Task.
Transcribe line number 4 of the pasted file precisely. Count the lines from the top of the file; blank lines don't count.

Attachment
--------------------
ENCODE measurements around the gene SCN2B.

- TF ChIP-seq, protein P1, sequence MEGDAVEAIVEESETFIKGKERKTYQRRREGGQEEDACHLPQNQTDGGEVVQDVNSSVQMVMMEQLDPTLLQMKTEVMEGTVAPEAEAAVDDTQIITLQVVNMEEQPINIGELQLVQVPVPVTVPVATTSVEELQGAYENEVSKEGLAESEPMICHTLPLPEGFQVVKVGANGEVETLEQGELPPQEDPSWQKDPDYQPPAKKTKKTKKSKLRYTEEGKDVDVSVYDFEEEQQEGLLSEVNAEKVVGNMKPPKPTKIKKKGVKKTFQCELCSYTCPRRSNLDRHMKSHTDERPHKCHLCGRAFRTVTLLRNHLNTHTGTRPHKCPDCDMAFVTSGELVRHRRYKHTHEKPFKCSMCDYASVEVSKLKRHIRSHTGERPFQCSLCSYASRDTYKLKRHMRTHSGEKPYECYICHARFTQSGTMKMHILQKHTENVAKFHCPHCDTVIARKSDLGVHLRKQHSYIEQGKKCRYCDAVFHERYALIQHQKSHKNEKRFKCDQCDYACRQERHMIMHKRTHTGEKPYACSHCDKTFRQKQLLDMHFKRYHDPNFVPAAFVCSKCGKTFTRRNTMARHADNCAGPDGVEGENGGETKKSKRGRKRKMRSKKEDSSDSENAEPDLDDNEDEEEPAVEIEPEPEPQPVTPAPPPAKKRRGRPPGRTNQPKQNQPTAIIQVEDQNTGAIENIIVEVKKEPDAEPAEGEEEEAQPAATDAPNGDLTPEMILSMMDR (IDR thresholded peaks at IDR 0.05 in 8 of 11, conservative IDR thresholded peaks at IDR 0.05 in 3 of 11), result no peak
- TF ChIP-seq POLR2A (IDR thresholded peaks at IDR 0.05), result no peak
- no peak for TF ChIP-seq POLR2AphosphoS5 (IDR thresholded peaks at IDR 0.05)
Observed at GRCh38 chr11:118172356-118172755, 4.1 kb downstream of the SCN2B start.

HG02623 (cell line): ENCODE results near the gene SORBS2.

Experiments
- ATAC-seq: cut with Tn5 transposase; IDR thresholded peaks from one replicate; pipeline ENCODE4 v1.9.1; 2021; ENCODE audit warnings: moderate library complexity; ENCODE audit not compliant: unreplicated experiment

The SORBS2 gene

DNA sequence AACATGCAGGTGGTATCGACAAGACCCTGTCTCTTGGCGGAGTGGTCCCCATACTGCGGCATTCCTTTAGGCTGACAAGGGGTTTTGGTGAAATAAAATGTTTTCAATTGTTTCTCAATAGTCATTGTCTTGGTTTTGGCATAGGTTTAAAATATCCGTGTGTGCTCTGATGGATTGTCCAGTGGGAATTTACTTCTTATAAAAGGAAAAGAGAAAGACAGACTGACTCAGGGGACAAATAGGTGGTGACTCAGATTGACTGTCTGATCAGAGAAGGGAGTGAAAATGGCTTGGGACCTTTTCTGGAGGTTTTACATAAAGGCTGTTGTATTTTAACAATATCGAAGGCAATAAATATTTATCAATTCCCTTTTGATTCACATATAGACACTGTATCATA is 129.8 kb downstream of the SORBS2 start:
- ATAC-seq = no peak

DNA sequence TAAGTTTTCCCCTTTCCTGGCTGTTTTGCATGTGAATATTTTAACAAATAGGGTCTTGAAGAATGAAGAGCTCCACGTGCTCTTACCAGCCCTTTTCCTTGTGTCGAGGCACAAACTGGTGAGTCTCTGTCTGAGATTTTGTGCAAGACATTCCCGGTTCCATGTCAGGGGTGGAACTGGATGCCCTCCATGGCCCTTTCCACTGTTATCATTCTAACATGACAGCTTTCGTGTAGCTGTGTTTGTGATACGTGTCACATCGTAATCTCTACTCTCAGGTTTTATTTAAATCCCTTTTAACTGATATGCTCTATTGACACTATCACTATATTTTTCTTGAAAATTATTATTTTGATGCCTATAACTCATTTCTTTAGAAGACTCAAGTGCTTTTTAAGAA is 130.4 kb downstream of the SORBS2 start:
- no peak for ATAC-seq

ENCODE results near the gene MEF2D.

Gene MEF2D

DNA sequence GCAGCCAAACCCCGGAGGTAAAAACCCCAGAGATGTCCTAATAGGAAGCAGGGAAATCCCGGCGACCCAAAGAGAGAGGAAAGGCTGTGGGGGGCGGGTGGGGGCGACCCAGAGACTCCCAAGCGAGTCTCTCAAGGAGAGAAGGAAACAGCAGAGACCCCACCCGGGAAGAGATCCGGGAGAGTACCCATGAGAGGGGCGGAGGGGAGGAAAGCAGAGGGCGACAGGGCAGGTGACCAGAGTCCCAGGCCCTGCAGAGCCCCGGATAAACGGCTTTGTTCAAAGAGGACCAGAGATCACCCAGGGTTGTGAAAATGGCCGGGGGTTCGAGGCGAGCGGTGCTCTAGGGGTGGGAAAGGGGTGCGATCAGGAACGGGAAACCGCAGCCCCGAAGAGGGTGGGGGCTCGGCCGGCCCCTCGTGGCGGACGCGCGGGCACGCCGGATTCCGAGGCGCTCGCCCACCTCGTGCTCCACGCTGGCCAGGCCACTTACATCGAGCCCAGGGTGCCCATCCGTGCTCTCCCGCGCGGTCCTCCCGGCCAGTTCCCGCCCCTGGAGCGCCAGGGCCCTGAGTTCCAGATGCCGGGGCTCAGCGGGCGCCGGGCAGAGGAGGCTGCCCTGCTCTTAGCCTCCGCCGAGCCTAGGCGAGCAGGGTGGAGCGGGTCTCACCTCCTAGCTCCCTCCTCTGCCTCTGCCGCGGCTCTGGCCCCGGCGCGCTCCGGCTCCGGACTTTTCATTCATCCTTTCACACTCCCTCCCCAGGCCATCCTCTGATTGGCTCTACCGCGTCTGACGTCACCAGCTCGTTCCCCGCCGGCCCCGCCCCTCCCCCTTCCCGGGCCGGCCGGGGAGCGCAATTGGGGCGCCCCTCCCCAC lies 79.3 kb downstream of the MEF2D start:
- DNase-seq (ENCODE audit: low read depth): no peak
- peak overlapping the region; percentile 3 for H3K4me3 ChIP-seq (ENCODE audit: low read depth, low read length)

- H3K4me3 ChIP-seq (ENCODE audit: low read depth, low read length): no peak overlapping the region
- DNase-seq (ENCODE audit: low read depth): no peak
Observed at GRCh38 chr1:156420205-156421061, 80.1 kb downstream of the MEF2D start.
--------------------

- no peak for TF ChIP-seq POLR2AphosphoS5 (IDR thresholded peaks at IDR 0.05)